Smart Speaker manufacturers, like Google or Amazon, gather and store a variety of data that is being created when using one of their devices. This includes personal information you might give to them when creating an account, like your name, your age and your email address. However, additional information created by using the Smart Speakers is also stored by the manufacturers and include your IP-address and your location.
Every voice command you give to the Speaker will also be saved as an audio file and a transcript. Here is a detailed list of data collected by Amazon and Google. The information collected might vary, however, with changes in the terms of services and when using devices by different manufacturers. In cases where you are using services provided by other companies, like Spotify or a news channel, some of your information is shared with and stored by these entities. You can read more about it here.
For the manufacturers to store your data, they are using so-called data centers that are located in different locations all over the world. Which data center your device is communicating with depends on your location. Each one of these centers contains hundreds of servers that are responsible for storing and accessing the data gathered by Smart Speakers and other company services. The video below shows what these facilities look like in the case of Google.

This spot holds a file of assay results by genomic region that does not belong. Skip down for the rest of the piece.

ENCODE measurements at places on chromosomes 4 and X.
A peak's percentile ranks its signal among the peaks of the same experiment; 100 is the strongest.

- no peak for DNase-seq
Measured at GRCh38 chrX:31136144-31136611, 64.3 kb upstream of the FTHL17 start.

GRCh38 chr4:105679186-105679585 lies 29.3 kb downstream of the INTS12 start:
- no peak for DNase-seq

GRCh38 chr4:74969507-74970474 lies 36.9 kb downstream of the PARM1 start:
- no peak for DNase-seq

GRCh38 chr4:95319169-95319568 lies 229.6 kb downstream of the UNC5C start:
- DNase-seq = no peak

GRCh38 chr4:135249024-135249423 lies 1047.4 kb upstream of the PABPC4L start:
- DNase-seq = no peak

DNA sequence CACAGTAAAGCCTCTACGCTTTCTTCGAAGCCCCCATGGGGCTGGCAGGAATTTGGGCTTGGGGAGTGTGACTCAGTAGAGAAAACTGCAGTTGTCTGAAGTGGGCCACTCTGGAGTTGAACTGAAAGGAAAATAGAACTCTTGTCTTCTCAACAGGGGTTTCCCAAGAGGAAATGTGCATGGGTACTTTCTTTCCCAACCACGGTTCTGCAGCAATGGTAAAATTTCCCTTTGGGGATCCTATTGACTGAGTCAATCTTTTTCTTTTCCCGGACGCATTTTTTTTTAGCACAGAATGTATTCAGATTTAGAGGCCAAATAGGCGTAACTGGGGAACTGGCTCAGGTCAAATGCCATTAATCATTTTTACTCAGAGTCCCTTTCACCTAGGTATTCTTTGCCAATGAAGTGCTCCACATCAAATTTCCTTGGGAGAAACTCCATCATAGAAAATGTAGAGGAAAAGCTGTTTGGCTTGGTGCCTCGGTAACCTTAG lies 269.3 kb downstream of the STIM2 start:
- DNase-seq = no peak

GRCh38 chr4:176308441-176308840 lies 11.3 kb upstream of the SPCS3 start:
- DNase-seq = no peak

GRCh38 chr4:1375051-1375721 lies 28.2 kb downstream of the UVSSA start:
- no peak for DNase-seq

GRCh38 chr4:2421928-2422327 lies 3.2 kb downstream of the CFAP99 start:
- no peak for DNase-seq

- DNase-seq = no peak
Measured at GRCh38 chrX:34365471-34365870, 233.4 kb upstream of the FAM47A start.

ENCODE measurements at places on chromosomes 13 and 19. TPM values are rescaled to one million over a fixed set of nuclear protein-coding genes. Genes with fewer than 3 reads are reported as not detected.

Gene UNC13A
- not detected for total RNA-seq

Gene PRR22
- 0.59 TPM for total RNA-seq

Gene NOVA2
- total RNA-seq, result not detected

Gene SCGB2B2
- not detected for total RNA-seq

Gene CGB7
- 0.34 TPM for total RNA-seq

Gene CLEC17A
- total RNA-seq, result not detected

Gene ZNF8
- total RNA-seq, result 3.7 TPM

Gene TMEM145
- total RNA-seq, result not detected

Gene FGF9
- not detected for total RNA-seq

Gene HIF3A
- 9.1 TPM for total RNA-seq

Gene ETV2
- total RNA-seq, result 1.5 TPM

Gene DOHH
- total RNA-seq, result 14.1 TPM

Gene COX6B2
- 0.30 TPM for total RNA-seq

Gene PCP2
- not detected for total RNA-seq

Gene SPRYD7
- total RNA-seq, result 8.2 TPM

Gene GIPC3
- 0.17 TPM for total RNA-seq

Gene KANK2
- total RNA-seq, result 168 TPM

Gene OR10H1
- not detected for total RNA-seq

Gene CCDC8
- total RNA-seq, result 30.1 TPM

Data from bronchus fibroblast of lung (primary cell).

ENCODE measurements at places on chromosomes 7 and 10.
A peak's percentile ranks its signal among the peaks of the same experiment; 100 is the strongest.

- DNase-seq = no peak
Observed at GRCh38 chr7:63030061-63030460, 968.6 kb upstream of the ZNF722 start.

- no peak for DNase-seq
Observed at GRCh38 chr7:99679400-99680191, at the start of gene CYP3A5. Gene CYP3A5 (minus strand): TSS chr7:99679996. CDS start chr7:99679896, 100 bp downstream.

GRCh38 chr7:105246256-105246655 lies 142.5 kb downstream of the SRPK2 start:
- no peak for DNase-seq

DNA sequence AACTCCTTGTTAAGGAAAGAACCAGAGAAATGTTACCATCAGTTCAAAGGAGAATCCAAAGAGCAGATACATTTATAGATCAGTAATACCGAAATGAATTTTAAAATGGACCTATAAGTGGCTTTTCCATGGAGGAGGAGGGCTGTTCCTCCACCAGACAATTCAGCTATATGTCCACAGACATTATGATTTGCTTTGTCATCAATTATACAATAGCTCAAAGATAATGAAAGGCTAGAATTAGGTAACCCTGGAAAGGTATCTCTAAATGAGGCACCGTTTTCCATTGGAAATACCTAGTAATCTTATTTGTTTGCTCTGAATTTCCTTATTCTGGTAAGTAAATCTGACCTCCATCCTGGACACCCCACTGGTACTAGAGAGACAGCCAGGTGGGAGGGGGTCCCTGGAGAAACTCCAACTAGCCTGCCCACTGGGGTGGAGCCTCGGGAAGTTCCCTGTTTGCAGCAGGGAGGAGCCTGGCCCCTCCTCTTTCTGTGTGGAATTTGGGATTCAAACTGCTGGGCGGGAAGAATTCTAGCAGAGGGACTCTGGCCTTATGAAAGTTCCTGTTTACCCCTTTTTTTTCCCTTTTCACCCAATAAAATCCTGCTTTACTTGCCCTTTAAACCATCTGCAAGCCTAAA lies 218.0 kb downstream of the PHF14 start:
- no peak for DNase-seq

It is important to note that once your device collects your data, it is stored on the servers indefinitely. This means that the manufacturer will not delete your data unless you use the appropriate privacy controls found in the settings of the companion app or on their website. They do so because every bit of data helps them gain better insights into the habits and preferences of their customers. Using this information they are able to, for example, give better answers to your voice commands. They are also utilizing this data to show you personalized advertisements that are based on your interests and preferences.
It’s so cheap to store all data. It’s cheaper to keep it than to delete it. And that means people will change their behavior because they know anything they say online can be used against them in the future.
Mikko Hypponen, security and privacy expert.